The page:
First Day of School Butterflies in Sweden

First Day of School Butterflies in Sweden

I know you have all been eagerly awaiting my blog for my first day of school, and it is finally here!!! Monday was a day spent soaking in the last day of summer. We did as little as possible, staying occupied with lots of card games and loads of hot tea, something I have actually come to enjoy during my stay here because at home I hated it!

Since Tuesday was Ebba’s first day back to school and Mamma and Pappa’s first day back to work and I didn’t start school until Wednesday and didn’t want to stay home alone all day, I went with Ebba to her school. I got to see what a first day of Swedish school was like, meet her friends, and get a tour of her school. Her first day was a little different than at my school. We woke at an 8:30 to take the train at 9:30 since school started at 10. We sat in the auditorium for 30 minutes and listened to her talk about the upcoming year, introducing new teachers, and setting her expectations.

After that, all the classes split up into separate classrooms to meet with their mentors who passed out cinnamon rolls. Can we get cinnamon rolls on the first day of school in the US? I think that would motivate a lot more students to pull themselves out of bed at 6 AM that morning.

The mentor talked about the schedule and some requirements for graduating since Ebba is a “senior” here, and we were free to go. The first day was one long HOUR. When we got home we had a quick lunch and then headed downtown so I could pick out a first day of school outfit. The rest of the night I spent getting ready for school.

And the Adventure Begins

Onsdag (Wednesday) morning I woke with butterflies in my stomach. I was finally getting to live my dream and be a student in a Swedish gymnasium (the Swedish version of high school.) I ate a quick breakfast, got dressed, brushed my teeth, and grabbed my bag. Mamma took a picture of me before I left to capture me on my first day and her and Ebba watched me walk down the street and out of site.

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On my 10 minute walk the nerves only grew. I kept thinking of all the things that could go wrong, worried that I wouldn’t make friends, and scared I would be totally lost. I just had to push all these bad thoughts out of my mind and remember that I was getting an amazing opportunity to study in an amazing country and that being nervous would only make it worse.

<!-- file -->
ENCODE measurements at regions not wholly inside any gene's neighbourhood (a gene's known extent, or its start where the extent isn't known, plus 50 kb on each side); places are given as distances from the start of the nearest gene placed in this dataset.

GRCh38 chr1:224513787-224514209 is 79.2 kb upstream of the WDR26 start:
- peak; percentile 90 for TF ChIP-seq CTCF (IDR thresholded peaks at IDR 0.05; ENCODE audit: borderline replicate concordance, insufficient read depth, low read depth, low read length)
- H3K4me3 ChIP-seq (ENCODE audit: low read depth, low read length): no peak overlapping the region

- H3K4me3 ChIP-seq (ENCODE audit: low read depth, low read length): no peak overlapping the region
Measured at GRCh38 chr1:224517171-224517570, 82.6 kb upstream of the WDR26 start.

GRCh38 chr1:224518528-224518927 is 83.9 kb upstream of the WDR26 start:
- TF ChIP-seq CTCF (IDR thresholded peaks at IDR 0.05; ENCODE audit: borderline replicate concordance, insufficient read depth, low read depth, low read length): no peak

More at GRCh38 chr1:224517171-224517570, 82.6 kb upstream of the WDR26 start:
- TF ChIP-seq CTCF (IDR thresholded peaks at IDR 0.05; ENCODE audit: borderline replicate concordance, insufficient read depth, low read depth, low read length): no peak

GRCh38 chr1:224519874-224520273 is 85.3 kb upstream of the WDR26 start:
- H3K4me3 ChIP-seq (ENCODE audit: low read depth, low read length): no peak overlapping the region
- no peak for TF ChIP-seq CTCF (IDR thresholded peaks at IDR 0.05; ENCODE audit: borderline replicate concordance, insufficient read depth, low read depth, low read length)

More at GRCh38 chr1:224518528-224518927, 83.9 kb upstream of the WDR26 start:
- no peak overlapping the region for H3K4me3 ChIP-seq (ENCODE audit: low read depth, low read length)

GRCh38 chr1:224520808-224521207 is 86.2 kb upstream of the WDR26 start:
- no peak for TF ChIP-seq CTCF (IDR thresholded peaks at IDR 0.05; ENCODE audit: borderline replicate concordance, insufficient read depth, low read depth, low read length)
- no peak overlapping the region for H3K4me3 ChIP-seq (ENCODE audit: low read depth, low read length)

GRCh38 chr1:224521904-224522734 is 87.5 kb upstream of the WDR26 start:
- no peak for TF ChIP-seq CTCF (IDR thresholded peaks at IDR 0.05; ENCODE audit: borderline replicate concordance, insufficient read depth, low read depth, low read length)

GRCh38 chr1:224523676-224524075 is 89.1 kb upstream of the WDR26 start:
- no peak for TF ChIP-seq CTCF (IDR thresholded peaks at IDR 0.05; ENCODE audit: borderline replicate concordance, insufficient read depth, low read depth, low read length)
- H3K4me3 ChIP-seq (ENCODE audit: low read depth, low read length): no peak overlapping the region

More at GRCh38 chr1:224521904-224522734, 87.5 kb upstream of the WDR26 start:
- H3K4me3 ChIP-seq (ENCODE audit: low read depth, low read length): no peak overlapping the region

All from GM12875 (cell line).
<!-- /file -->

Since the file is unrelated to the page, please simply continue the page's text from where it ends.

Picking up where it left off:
As I walked out of the tunnel, I saw my school and many students standing outside. Some familiar faces stood out to me from the little welcoming party. I walked up and said hello to some of my classmates and they introduced me to others I had not yet met. They were all very welcoming and I felt much better already.

First, the mentors for the two classes in my year stood up and gave an opening speech. They then took role and introduced the new and exchange students. I have always wondered what it would be like to be introduced to a class by a principle as a new student because I had seen it in movies so many times but it had never actually happened in big, American public schools. Since my school here is so small, It is actually possible! We began the day outside in the lawn in front of my school, playing different games in four separate teams. It was a fun way for me to get to make a few new friends and begin to feel comfortable in my new school.

After each team had completed all the games we had a 15 minute break as they tallied up the points. Apparently, these breaks happen a lot in Swedish schools. Since classes here can be 2-3 hours long, teachers will let you have a 5 or 10 minute break just to go out of the class, talk with friends, go to the bathroom, or play pingpong! I’m curious to see how often these breaks occur on real school days.